Women are initially invited to volunteer for the project and those who are consistently active get to join the microfinance group. So far the initiative has disbursed $57,000 in interest-free loans to 180 women, of whom 68 have repaid the first loans in full.
George Maina, Africa Fisheries Strategy Manager at TNC told Climate Home that although there had been efforts to plant and rehabilitate mangroves in the past, they were unsuccessful due to a lack of knowledge.
“Planting mangroves is very difficult. Out of every 100 seedlings planted, it is estimated that only 30 survive,” said Maina. “It was important that we train and educate people in the community about mangrove planting to ensure that the right mangroves are planted and the survival rate is high.”
Even the experts are still learning the best way to regenerate the forest. Recently, they started collecting seeds in the forest that show signs of germinating and planting them directly in the ground at low tide, said Julius Nandwa, a KFS officer in Lamu. This achieved a survival rate of 80%, a big improvement on the traditional approach of taking 3-4 months to germinate seeds in a nursery before planting.
Mangroves are among the most carbon-rich forests in the tropics, according to a 2011 study in Nature Geoscience, making them particularly important for mitigating climate change.
Globally, the UN Environment Programme estimates two thirds of mangroves have been lost or damaged, with the rest declining by 1% a year.
Kenya has 61,000 hectares of mangrove ecosystem, 59% of it in Lamu County, according to a 10-year national management plan published in 2017. The plan involves mapping and identifying the degraded forest areas for replanting, areas for harvesting and areas suitable for planting new forests. Promoting community participation is a key objective.
This goes together with enforcement of controls on the harvest and sale of mangrove wood. Exporting mangrove wood has been banned since 1982. Logging for the domestic market was banned 1997-2003 and in response to a surge of deforestation in 2018, but permitted again in 2019 under strict conditions after a backlash from local leaders.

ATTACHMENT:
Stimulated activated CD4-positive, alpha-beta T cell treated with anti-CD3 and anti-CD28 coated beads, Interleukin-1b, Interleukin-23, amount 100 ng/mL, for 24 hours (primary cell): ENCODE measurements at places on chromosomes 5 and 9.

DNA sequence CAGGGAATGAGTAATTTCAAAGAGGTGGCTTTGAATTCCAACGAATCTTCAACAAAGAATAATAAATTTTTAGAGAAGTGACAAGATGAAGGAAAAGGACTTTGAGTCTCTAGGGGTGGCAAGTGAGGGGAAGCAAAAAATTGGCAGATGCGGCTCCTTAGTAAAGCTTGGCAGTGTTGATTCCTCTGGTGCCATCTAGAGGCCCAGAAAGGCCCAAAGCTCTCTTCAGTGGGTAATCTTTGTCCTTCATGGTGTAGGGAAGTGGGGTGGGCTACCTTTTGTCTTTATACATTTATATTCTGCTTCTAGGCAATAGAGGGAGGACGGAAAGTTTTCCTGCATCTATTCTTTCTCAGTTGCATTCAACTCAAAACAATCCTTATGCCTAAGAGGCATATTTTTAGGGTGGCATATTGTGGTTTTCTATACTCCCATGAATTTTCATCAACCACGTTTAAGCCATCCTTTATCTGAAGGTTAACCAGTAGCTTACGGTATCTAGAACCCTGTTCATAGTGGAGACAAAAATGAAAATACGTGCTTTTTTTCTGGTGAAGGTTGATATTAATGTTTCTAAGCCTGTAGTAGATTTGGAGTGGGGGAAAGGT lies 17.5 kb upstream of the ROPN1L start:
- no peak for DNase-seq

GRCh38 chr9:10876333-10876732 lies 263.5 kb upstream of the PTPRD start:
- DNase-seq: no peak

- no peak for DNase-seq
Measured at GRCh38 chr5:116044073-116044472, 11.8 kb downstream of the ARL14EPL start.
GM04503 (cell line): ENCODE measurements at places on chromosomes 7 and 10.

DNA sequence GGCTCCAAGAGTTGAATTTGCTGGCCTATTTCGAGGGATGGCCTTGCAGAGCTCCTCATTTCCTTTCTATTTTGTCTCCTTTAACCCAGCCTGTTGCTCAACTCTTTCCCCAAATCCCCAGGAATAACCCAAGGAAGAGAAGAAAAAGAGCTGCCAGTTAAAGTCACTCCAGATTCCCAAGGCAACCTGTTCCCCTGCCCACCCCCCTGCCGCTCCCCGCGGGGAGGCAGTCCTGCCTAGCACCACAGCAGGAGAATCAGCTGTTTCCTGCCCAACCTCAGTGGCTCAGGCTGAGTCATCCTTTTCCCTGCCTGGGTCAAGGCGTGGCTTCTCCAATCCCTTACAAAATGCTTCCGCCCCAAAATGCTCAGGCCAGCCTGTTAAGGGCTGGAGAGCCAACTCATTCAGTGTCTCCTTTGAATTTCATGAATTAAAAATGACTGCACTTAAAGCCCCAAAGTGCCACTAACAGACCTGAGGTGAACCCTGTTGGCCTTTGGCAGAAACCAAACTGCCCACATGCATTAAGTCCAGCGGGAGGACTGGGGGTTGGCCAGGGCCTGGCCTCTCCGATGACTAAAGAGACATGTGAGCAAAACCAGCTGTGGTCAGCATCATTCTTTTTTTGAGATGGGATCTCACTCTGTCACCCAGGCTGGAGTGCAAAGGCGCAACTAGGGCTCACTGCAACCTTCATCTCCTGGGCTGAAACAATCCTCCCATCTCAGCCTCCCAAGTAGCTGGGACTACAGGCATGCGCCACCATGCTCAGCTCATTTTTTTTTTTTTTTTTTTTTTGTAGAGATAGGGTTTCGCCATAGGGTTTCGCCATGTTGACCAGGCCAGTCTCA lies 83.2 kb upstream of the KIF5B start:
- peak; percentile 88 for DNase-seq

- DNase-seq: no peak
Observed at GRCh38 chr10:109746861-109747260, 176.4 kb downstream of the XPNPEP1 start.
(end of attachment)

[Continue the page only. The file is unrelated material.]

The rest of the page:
“Extensive logging of mangrove in the past is the major contributor to the current depletion of the mangroves in Lamu,” said KFS officer Nandwa. “Mangrove is a cheap but strong durable wood for firewood and as a building material. That’s why we have people continuously harvesting it without care.”
The penalty for illegal logging is $500 or six months in jail, but enforcement is difficult, said Nandwa. “Accessing the islands is a challenge because of the changing water tides in the ocean and the boat is very expensive and so monitoring of the mangroves depends on the available resources.”
All the same, market conditions have reduced pressure on the ecosystem, according to Abdul Rahman Aboud, a mangrove logger for the last 20 years. The 48-year-old is one of 22 licensed loggers in Lamu but says only seven are active. A one-year licence costs $100.
“Illegal cutting of mangroves has really gone down because if you are arrested you pay a heavy fine,” said Aboud. “The challenge is the market. Since the government banned the export of mangroves to the Gulf, we only rely on the local market which is not good. We sell them to contractors and the hotels at the coast.”
And now local women’s groups have a stake in conserving the mangroves, they look out for excess harvesting, Nandwa said. “The program has enabled the community members to be more vigilant on matters of encroachment on the mangrove forest, illegal logging which has led to a reduction in the forest degradation.”
This article is part of a climate justice reporting programme supported by the Climate Justice Resilience Fund. You can find our policy on reporting grants here. All photos are by Vivian Jebet.
An earlier version of this article got Julius Nandwa’s first name and the cost of a logging licence wrong. It mistakenly linked to a similar blue carbon project in southern Kenya. Those errors have been corrected.